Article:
So you’ve finished your album. It’s going to blow our minds like none since Piano Man and you’re ready for the fame that will follow – What happens next? Your record has to be mastered by an engineer. This means your finished mix is stored on a single disc or tape or computer. The mastering engineer has experience working out details that will subtly bother your future listeners, such as noises and harmonic imbalances. His work may be straightforward if your album was recorded in a studio by a capable engineer, or very complicated if you recorded your album, say, at Sporty’s on a Wednesday night.
Next your master is sent to the pressing plant. The plant starts with what is called a lacquer – usually an aluminum disc coated in lacquer. This is placed on the record cutting machine and it’s stylus does the opposite of what your at home does. The machine feeds electrical signals into it (taken from your master) and the stylus cuts grooves into the lacquer reflecting this information.
The etched lacquer is coated in silver or nickel and when the metal is separated from the lacquer it is the opposite of the grooves you see on a record and now represents the information in the form of ridges – this new piece is called the metal master (not to be confused with this metal master). The metal master is used to make a metal record (yeah, like Diary of a Madman). The metal record is used to make the stamper.
And the stamper is essentially the negative of the record. The reason we talk about pressing a record is that the stamper is used in a hydraulic press pretty much the same way you used race cars and Star Wars guys to make imprints in playdough as a kid.
These stampers wear out. Theoretically the earlier it was pressed the better your copy is going to sound, whether it’s something numbered 0056/5000 or it’s a regular old copy of Glass Houses. There are businesses that claim to find these very best copies for you, examining the matrices (these are the numbers and sometimes famous drawings of ears etched into the dead wax between the last track and the label by the masterer), and presumably listening to hundreds if not thousands of copies of 42nd Street.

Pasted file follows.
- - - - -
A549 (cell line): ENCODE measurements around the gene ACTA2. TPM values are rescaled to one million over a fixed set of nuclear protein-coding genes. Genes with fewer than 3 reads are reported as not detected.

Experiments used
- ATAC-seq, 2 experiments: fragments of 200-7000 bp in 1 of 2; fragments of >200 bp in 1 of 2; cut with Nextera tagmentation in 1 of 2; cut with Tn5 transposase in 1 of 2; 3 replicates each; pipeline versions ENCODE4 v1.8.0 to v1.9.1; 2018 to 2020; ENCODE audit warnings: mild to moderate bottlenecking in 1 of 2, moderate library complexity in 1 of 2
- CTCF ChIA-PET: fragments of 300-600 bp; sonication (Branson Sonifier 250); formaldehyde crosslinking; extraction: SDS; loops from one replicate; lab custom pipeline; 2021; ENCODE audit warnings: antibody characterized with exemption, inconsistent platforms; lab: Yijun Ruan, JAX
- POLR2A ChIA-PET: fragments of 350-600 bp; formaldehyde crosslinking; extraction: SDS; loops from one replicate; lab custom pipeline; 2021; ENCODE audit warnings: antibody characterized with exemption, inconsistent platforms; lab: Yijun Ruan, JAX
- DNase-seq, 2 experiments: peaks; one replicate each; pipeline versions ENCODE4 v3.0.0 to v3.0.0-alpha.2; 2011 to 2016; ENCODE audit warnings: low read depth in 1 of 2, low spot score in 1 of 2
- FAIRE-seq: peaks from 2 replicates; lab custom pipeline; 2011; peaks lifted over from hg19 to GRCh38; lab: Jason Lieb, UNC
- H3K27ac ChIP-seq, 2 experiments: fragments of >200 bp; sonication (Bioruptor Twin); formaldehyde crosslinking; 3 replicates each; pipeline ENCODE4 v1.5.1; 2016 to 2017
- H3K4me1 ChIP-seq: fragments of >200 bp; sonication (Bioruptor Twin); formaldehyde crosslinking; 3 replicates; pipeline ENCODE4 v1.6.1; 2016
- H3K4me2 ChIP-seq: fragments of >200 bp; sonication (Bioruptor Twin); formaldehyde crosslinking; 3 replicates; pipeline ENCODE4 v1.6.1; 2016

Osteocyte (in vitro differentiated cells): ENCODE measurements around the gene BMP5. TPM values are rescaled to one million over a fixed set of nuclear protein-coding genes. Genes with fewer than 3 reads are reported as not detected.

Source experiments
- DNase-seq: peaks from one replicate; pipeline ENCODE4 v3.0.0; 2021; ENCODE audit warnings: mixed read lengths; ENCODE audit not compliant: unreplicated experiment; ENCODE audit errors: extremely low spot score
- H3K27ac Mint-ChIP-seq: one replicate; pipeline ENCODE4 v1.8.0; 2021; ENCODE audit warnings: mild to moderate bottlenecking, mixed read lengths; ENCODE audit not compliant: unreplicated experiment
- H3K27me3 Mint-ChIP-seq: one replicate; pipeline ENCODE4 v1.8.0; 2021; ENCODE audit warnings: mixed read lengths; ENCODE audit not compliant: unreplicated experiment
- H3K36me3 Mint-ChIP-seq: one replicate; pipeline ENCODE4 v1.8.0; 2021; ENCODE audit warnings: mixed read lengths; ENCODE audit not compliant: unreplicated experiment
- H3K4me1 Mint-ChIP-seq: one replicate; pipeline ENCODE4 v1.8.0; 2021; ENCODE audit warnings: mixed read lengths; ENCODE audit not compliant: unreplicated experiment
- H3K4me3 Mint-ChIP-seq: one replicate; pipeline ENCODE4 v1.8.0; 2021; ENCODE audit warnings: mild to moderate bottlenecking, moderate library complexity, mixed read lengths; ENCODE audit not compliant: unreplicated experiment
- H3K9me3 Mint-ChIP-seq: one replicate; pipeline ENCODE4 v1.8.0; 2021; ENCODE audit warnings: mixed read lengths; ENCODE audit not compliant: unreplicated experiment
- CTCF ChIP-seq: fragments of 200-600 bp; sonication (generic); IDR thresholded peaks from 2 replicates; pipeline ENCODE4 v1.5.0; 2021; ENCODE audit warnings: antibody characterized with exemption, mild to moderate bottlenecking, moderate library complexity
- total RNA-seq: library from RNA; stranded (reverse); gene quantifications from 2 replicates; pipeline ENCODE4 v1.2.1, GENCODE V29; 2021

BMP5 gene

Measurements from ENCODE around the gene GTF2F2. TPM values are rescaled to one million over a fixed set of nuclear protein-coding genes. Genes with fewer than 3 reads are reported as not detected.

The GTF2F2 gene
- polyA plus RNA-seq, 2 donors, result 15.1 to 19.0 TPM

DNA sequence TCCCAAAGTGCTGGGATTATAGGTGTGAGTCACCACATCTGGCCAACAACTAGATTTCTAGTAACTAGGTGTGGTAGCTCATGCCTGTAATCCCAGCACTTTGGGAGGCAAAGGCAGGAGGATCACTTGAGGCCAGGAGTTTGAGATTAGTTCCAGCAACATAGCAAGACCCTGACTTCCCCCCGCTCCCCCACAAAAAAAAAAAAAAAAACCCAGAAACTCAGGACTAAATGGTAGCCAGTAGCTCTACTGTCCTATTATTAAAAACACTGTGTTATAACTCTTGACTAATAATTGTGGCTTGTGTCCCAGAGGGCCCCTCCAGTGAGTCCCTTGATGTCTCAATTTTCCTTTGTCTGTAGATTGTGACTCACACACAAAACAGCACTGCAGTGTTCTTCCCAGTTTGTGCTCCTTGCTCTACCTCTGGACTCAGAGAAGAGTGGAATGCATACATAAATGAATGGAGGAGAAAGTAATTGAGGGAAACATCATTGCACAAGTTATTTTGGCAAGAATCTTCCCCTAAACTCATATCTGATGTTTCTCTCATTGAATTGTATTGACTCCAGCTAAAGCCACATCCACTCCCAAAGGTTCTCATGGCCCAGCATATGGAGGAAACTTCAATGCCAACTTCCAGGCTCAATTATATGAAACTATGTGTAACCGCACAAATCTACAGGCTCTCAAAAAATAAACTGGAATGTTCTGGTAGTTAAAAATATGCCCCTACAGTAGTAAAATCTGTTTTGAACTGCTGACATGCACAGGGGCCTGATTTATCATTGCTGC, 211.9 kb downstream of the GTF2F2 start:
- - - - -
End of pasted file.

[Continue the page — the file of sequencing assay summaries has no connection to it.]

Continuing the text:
Recently a record auctioned on eBay caught the attention of people previously unaware that people actually bought records over the internet. A copy of the Beatles’ “White Album” numbered 000005 sold for over $30,000. It was reportedly given to a musician (unnamed) who visited John Lennon and Yoko Ono in the apartment they rented from Ringo Starr. He asked for a copy and John said he couldn’t keep number one. It has changed hands periodically over the years, and I like to imagine there’s a Sydney Greenstreet sort of eccentric millionaire out there searching for it like the Maltese Falcon.
I have an English mono copy numbered 58,849. While I have always been pretty pleased with it – the mono copies have an entirely different mix, which is pretty interesting when you’re talking about the White Album – but it’s not in particularly good shape. Take a listen:
Of course a copy of The Beatles under 100,000 really isn’t that big of a deal. In fact, I estimate that after my own copy and number five (“No disassemble number five!”) there are 99,998 more.
A couple of the most treasured records in my collection are test pressing. Three different local artists* have been generous enough to give Hymie’s a test pressing of their record – and just last month another (El Le Faunt) brought their copy to the record store to play it for the first time. Getting to share in this last moment was an inspirational experience for me, just as it was last fall when Joel Schmitz and Jon Wetzler of Buffalo Moon brought a test pressing of Selva Surreal into the shop for Laura to hear.
*I’m not gonna say what they are, and I’m definitely not gonna trade either for your stupid magic beans. These aren’t things we take home for our collection – these are the property of Hymie’s Records and they aren’t going to leave the record shop for a million dollars!
A specific copy of an album doesn’t have to be a test pressing or numbered to be special – an album you bought at a show, an album you were given, an album you found for twenty-five cents – twenty-five cents - at that flea market in Buffalo. Or Monticello, somewhere that way. They’re all unique. Nobody else bought or found or received that album.
Records are special.